Texans know drought. Every year, summer brings intense heat and rain becomes increasingly rare. We struggle to keep our lawns green, watch as our rivers and lakes recede, and wait for a storm to break the cycle. In many Texas counties, water use restrictions—either mandatory or encouraged—are an ongoing reality.
According to the National Integrated Drought Information System, Texas began experiencing exceptional drought in 2006—the most severe ranking on the drought monitor. Drought conditions peaked in 2011, and the state experienced its driest year on record. Uncertainties exist about the severity of future drought in Texas, but one thing is certain: Texas will continue to experience periods of intense drought. To meet future water demand, the 2017 State Water Plan calls for water conservation efforts in both drought and non-drought periods.
As Texans, what can we do to help mitigate these problems? If my neighbor’s yard is green from frequent watering, do drought tolerant plants in my yard make a difference? How much water do I save by turning off the faucet while washing my hands? In the grand scheme of things, do my day-to-day behaviors matter? These are the attitudes Dr. Erin Dascher examined while completing her master’s degree in sustainability studies at Texas State University.
Dr. Dascher is an assistant professor of geography and anthropology at Eastern Washington University. An alumnus of Texas State’s Department of Geography, Dascher graduated in 2017 with her Ph.D. in environmental geography. But it was her work as a master’s student in sustainability studies that set the precedent for her career as a researcher.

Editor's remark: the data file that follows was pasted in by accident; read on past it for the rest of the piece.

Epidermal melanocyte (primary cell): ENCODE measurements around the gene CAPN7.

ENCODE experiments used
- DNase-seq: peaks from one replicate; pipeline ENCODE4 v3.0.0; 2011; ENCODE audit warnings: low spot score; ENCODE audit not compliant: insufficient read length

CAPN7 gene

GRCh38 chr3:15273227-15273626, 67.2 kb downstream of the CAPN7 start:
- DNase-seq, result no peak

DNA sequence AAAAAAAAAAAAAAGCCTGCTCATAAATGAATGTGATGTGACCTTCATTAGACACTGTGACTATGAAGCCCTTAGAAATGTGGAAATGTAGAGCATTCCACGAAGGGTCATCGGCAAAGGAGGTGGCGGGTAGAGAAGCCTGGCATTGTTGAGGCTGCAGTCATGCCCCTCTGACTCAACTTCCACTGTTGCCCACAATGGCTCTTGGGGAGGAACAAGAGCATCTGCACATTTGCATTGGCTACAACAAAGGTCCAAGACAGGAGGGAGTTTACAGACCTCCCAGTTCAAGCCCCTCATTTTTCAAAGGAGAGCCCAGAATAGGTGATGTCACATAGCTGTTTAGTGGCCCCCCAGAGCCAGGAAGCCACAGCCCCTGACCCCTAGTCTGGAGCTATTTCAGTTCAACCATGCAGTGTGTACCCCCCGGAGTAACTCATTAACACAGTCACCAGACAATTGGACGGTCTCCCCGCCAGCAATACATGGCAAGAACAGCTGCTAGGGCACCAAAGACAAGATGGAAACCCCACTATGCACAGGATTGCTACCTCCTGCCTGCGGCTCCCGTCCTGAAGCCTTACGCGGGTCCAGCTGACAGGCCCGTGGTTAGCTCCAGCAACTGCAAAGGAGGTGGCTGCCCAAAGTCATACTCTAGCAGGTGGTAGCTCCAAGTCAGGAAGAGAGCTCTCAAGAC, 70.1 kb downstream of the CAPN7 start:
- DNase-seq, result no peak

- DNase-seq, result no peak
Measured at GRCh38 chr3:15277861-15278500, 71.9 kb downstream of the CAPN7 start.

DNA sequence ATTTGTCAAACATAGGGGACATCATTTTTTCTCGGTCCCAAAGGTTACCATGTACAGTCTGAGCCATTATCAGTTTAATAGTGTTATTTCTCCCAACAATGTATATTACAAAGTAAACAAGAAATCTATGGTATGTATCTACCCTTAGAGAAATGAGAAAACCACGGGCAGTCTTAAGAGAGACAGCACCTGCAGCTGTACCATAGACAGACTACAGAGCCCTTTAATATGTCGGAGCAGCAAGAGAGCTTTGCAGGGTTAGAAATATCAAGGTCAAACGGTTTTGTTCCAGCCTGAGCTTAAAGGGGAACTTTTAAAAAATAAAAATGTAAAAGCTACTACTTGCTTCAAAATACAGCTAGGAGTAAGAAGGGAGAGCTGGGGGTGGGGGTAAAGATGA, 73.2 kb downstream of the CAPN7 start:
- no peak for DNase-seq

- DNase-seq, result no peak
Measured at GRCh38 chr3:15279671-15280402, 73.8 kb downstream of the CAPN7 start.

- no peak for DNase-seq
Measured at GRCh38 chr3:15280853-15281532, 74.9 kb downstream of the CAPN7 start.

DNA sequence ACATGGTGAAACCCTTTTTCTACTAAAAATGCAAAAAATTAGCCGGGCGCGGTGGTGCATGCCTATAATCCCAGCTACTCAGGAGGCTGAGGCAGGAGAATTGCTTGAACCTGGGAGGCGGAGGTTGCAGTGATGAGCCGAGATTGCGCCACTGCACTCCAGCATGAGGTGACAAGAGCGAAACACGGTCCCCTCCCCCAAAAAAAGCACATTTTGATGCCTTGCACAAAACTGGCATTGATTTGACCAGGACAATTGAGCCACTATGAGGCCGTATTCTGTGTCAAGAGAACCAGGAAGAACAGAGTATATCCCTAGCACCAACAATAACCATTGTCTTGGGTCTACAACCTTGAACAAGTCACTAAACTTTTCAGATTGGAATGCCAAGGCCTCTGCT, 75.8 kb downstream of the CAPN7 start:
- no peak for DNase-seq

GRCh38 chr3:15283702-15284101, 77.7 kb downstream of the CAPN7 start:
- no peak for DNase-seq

Housed in the Department of Sociology, sustainability studies is an interdisciplinary program that exposes students to the complexity of human-environment systems. Students select from courses that range from sociology to technology and philosophy to biology. The core curriculum reinforces humanities and social science research as essential to understanding human behavior and our interactions with our environment. Through its interdisciplinary approach, the discipline of sustainability studies introduces students to the diverse methods required to solve significant, real-world problems.
Dascher’s early work reflects the interdisciplinary nature of sustainability studies. Her thesis committee was led by Dr. Gwendolyn Hustvedt from the School of Family and Consumer Sciences and included faculty from the Biology Department and Geography Department. Dascher’s thesis examined the public perception of Texans to drought severity as well as their attitudes on environmental issues more generally. She sought to identify drivers for water conservation—factors that make a person willing to engage in conservation behaviors. In particular, Dascher examined perceived consumer effectiveness (PCE). PCE is the belief that a person’s day-to-day actions can impact environmental problems and solutions.